The Synthetic Convertible Security

Richard Croft
September 4, 2012
3 minutes read

Consensus wisdom puts forward the position that traders who buy options are speculating. But that is far too general a statement. Long only strategies the synthetic convertible – i.e. the combination of long calls and a fixed income instrument – can actually reduce risk.

Traditional convertible debentures or convertible preferreds are hybrid investments that pay out semi-annual interest or quarterly dividends while offering a conversion privilege where the investor can swap the bond or preferred component for the common shares of the underlying company.

Convertible securities allow investors to participate in the upside should the underlying stock advance while hedging the downside with the cash flow inherent in the income component. Which is to say, there is a point on the risk spectrum where a convertible will cease to trade on the basis of the underlying shares, and will reflect a value based on similar straight bonds or preferred shares.

The problem with many convertible securities is their credit worthiness. Typically when companies have to pay above-market rates to issue straight bonds or preferred shares, they will offer convertible securities hoping the equity kicker will allow the company to raise capital with more favorable terms.

The advantage with exchange-traded options is the ability to create an investment grade synthetic convertible on the underlying market or on a specific stock. The synthetic convertible is simply the combination of a long call option (representing the equity kicker) with an investment grade mid-term corporate bond or a high grade preferred share.

The advantage with a synthetic convertible strategy is that traders can pre-define their risk/reward metrics. That’s useful in the current environment with so many influential hedge funds engaging in “risk on” and “risk off” strategies.

Rather than trying to time a shift from “risk on” (i.e. buying equity, selling fixed income) to “risk off” (buying fixed income, selling equity), the synthetic convertible allows you to trade both sides combining the limited risk aspects of a long call position with the cash flow metrics of a bond or preferred share.

To mimic the “risk-on-risk-off” trade, you can use the iShares S&P/TSX 60 Index Fund (XIU, Friday’s close: $17.20) as a proxy for the Canadian equity and perhaps the iShares DEX Real Return Bond Index Fund (XRB, recent price $25.83) as the surrogate for Canadian inflation protected bonds.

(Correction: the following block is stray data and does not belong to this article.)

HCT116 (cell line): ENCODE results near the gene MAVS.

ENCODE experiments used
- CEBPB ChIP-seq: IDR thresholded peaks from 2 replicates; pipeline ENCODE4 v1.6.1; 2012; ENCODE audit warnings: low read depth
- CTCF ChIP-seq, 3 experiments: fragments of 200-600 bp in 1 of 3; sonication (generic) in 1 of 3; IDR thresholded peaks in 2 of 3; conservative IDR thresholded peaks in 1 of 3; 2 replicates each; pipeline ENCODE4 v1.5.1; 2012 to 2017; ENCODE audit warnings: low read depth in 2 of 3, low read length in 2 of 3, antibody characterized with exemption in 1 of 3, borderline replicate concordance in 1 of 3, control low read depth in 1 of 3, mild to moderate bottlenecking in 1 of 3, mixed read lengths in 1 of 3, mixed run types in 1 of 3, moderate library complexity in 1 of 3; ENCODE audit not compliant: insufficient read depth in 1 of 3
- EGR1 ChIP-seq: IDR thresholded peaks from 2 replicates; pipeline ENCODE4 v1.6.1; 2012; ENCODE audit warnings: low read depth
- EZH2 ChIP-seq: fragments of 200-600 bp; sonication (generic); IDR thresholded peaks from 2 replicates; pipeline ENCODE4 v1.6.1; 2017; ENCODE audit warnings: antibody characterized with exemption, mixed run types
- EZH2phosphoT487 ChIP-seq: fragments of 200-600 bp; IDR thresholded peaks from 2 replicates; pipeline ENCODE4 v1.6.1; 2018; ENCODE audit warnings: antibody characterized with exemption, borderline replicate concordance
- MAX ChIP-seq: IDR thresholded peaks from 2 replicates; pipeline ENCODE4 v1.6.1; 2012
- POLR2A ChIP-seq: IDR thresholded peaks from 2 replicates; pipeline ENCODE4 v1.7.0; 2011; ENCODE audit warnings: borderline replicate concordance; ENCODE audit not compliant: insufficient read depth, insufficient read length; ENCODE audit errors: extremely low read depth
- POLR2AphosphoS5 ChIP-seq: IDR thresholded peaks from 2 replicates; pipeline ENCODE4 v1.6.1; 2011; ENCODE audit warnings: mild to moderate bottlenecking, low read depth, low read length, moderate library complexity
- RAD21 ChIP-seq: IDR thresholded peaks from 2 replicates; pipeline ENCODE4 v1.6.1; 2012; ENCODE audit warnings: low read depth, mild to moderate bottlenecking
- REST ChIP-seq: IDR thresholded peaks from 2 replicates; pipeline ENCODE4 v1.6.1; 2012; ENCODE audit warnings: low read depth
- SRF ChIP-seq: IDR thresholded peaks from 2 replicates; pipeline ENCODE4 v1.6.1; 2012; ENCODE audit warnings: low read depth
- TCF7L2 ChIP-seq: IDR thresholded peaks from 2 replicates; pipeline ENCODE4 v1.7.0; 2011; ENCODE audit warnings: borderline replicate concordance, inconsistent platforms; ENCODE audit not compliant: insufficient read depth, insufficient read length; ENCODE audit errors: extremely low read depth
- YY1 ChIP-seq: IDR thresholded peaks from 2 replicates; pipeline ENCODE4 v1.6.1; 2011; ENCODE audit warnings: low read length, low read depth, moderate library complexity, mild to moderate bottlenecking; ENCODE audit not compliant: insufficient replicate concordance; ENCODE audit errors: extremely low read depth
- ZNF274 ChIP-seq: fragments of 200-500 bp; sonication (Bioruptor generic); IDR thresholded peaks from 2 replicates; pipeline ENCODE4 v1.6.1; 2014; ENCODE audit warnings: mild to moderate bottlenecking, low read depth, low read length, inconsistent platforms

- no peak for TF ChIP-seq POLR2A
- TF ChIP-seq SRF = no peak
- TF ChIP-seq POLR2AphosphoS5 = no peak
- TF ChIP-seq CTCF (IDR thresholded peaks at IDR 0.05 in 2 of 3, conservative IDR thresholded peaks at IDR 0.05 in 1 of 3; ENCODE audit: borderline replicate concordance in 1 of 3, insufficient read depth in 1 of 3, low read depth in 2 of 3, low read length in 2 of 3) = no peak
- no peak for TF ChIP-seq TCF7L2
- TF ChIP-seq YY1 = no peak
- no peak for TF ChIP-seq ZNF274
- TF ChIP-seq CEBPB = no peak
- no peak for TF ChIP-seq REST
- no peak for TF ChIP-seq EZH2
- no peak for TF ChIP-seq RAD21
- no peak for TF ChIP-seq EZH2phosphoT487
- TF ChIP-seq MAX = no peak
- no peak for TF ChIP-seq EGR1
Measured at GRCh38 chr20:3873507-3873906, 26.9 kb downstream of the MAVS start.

If you want to enhance your after tax yield, you could assume a little more risk by combining a good quality straight preferred with a long call. The convertible preferred will generate a higher pre-tax and post-tax yield with the tax advantaged aspect of dividends being particular useful if you are trading within a taxable account.

Richard Croft
Richard Croft http://www.croftgroup.com/

President, CIO & Portfolio Manager

Croft Financial Group

Richard Croft has been in the securities business since 1975. Since February 1993, Mr. Croft has been licensed as an investment counselor/portfolio manager, operating under the corporate name R. N. Croft Financial Group Inc. Richard has written extensively on utilizing individual stocks, mutual funds and exchangetraded funds within a portfolio model. His work includes nine books and thousands of articles and commentaries for Canada’s largest media channels. In 1998, Richard co‐developed three FPX Indexes geared to average Canadian investors for the National Post. In 2004, he extended that concept to include three RealWorld portfolio indexes, which demonstrate the performance of the FPX portfolio indexes adjusted for real-world costs. He also developed two option writing indexes for the Montreal Exchange, and developed the FundLine methodology, which is a graphic interpretation of portfolio diversification. Richard has also developed a Manager Value Added Index for rating the performance of fund managers on a risk adjusted basis relative to a benchmark. And In 1999, he co-developed a portfolio management system for Charles Schwab Canada. As global portfolio manager who focuses on risk-adjusted performance. Richard believes that performance is not just about return, it is about how that return was achieved.

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